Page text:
- An HTML web page has finished loading
- An HTML input field was changed
- An HTML button was clicked
Here are some common HTML events:
onchange- An HTML element has been changed
onclick- The user clicks an HTML element
onmouseover- The user moves the mouse over an HTML element
onmouseout- The user moves the mouse away from an HTML element
onkeydown- The user pushes a keyboard key
unload- The browser has finished loading the page
In summary, this section explained how to use events in HTML elements.
Events is the fundamentals to how modern framework achieves data bindings. Angular 1.x is probably the best example, its two way data binding on the lowest level is events.
event = new Event(typeArg, eventInit);
typeArg is a DOMString representing the name of the event.
evenInit is optional object type, that can take in the following:
bubbles- A boolean indicating whether the event bubbles. Default value is
cancelable- A boolean indicating whether the event can be canceled. Default value is
composed- A boolean indicating whether the event will trigger listeners outside of a shadow root. Default value is
There are times when you want to stop an event from doing what it. My most recent experience was, closing an menu when the user clicks anywhere else on the screen. So the code logic was:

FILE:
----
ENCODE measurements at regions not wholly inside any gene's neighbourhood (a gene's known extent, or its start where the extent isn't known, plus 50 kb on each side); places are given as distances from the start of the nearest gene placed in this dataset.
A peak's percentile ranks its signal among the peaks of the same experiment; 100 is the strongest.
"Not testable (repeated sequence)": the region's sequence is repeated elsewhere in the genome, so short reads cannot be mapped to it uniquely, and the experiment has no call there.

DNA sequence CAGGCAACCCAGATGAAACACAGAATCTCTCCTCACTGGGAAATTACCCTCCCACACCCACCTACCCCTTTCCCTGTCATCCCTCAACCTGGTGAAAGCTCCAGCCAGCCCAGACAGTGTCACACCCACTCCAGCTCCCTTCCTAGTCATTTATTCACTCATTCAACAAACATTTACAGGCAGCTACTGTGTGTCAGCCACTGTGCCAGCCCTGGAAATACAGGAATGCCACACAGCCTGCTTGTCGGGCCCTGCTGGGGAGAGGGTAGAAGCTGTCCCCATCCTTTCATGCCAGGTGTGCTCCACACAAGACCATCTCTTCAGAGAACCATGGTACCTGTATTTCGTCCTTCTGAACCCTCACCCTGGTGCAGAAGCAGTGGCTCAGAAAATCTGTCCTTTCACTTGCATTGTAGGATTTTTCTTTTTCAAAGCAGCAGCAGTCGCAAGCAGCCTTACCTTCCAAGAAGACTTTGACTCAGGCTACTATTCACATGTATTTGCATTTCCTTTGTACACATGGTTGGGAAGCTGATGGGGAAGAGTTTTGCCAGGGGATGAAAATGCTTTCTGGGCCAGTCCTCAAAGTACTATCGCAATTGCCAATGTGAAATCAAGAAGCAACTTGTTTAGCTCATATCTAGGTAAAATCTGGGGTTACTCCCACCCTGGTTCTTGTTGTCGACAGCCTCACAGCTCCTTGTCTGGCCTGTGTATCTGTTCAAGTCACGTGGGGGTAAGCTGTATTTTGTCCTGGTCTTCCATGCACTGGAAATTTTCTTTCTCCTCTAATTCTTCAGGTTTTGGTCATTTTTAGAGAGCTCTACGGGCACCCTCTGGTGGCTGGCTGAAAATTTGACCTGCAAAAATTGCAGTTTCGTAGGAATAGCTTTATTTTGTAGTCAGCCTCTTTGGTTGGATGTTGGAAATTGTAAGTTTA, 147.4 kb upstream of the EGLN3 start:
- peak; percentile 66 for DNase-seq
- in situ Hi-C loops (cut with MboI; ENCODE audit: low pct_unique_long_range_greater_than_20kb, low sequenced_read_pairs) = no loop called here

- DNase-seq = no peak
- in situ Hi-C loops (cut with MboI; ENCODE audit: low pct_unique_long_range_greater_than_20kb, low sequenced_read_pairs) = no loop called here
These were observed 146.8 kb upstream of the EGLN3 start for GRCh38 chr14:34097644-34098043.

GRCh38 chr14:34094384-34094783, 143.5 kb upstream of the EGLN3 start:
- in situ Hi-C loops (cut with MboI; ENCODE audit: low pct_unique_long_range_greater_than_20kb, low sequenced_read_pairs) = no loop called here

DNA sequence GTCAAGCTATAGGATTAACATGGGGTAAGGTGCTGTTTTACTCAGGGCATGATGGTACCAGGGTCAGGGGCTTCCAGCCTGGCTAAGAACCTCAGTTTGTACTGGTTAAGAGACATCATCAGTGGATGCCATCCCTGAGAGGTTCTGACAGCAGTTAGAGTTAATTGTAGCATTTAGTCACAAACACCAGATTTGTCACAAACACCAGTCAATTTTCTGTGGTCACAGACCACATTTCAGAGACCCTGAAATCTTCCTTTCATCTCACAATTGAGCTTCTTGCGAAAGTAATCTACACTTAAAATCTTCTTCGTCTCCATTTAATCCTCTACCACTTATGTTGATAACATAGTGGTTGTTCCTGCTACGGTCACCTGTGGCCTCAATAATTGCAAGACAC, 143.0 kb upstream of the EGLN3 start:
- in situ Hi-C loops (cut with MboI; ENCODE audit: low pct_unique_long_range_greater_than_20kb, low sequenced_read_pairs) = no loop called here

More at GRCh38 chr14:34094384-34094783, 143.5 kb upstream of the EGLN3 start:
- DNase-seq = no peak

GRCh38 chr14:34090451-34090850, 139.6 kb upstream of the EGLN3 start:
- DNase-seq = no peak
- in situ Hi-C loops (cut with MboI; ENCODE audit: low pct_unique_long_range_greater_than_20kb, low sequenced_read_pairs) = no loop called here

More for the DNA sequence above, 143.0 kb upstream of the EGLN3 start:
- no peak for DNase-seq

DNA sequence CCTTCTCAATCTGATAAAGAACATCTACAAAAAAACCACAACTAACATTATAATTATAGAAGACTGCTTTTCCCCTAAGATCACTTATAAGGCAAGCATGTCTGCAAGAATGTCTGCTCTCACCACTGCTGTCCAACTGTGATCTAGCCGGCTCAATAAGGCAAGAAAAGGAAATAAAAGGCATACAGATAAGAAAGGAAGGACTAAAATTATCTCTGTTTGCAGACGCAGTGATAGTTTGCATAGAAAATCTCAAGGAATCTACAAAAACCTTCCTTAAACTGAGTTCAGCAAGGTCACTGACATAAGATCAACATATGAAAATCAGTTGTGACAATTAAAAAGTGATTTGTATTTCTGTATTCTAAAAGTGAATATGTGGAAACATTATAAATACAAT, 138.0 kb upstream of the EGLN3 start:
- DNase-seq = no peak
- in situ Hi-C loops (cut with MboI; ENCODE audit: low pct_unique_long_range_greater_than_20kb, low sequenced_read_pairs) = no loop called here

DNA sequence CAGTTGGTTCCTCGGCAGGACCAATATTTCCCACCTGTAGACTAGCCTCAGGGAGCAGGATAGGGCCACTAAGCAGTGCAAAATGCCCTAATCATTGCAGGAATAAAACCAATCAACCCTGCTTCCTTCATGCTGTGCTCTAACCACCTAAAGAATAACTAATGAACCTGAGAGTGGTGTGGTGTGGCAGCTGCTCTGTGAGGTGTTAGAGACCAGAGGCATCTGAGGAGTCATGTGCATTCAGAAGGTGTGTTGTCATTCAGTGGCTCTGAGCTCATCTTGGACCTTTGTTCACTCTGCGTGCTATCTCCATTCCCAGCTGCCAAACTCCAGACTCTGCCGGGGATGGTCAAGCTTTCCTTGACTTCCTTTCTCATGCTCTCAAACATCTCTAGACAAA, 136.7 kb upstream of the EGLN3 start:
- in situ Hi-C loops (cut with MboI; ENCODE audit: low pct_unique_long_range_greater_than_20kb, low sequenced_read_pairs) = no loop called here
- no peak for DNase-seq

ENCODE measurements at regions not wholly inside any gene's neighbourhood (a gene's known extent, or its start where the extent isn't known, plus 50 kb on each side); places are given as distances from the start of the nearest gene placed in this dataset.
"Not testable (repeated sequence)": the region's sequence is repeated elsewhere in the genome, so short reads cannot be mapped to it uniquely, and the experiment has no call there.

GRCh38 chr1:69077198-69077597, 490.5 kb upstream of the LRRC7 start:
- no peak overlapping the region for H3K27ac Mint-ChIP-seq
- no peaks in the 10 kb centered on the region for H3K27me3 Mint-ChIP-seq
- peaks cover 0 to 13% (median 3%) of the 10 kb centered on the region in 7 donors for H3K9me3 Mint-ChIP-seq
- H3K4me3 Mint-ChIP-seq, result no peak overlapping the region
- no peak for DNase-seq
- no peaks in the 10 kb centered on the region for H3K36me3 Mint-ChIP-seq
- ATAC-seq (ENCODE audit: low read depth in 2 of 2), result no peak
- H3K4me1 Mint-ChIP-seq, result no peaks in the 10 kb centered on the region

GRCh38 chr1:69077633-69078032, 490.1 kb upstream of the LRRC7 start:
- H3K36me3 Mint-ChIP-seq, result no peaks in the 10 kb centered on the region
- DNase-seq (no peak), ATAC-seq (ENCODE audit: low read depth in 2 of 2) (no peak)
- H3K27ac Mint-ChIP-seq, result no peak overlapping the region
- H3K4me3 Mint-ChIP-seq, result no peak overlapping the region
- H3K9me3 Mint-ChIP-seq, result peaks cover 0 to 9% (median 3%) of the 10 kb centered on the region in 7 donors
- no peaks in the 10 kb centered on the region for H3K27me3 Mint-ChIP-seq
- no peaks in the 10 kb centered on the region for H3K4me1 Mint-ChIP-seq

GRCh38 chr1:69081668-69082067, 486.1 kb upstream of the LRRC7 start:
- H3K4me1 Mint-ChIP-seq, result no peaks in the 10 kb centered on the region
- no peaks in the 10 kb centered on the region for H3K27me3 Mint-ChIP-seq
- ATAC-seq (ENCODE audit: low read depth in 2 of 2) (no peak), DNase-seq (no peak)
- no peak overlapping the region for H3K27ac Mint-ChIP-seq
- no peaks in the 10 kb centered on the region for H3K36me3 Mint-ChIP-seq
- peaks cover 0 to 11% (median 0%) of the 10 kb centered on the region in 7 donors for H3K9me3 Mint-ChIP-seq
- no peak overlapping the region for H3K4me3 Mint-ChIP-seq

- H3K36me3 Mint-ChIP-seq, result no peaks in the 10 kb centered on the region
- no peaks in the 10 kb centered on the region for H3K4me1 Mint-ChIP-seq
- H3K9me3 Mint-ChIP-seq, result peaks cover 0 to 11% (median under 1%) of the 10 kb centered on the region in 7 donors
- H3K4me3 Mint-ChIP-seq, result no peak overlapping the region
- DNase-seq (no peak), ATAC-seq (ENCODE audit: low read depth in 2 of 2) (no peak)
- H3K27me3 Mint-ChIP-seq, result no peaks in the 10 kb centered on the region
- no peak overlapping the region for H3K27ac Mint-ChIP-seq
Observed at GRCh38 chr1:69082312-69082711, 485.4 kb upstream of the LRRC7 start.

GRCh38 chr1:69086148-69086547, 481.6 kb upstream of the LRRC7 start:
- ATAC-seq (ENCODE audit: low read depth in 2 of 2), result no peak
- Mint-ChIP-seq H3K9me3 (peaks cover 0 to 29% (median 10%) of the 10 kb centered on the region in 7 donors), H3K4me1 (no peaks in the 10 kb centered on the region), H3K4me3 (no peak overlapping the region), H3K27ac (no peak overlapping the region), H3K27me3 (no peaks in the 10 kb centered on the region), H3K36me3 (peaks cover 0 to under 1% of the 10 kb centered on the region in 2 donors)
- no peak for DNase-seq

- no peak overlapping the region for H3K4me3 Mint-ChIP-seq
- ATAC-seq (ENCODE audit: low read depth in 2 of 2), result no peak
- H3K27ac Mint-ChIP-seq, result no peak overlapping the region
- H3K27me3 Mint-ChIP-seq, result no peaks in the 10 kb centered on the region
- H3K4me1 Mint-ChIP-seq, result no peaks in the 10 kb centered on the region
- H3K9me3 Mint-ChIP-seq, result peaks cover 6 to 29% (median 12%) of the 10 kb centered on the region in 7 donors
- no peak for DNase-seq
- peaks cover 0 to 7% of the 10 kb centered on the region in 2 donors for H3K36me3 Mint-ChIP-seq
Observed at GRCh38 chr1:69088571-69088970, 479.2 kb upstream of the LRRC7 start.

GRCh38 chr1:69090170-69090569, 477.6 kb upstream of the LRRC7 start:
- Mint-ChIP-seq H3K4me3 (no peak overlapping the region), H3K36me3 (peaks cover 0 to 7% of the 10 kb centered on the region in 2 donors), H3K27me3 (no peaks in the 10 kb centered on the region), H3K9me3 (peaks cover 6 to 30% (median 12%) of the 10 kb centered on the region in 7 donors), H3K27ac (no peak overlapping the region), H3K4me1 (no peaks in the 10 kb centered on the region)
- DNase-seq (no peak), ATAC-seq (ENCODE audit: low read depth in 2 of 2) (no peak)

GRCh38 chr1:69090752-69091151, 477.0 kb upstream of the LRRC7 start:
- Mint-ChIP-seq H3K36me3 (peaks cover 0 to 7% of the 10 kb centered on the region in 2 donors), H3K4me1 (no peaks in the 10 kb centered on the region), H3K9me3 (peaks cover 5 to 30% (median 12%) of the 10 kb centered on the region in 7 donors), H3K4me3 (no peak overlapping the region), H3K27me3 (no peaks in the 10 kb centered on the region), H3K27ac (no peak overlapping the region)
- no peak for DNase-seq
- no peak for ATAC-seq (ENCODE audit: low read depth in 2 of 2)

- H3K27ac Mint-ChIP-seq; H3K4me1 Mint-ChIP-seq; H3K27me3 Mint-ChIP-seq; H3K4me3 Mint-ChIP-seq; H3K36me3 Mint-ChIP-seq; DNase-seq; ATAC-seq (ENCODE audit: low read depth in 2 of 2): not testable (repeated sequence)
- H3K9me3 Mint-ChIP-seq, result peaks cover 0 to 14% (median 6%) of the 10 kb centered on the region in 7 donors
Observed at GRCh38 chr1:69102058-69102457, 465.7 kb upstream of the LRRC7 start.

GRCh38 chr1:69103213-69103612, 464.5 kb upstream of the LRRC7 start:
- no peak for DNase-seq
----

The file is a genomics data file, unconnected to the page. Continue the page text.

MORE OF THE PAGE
- Click anywhere on the screen and hide menu
- When click on the menu, override the above logic and do not hide menu
So now the question is how do we override an event? There are a number of ways to achieve this, we will try to cover most of them here.
preventDefault() method tells the user agent that if the event does not get explicitly handled, its default action should not be taken as it normally would be. The event continues to propagate as usual, unless one of its event listeners calls
stopImmediatePropagation(), either of which terminates propagation at once.
Usage: Prevent a user from checking a checkbox.
Tip: If an event is not
preventDefault() will throw errors. It is recommended to check on
cancelable before invoking
Prevents further propagation of the current event in the capturing and bubbling phases.
Prevents other listeners of the same event from being called. It is the same as
event.stopPropagation() plus preventing other registered event handlers on the same element to be executed. So it does not prevent the default action for an event, such as following a clicked link.
Return false as an event is basically the same as calling both,
Tip: return false does not prevent the event from bubbling up in “normal” (non-jQuery) event handlers but still prevents the default action.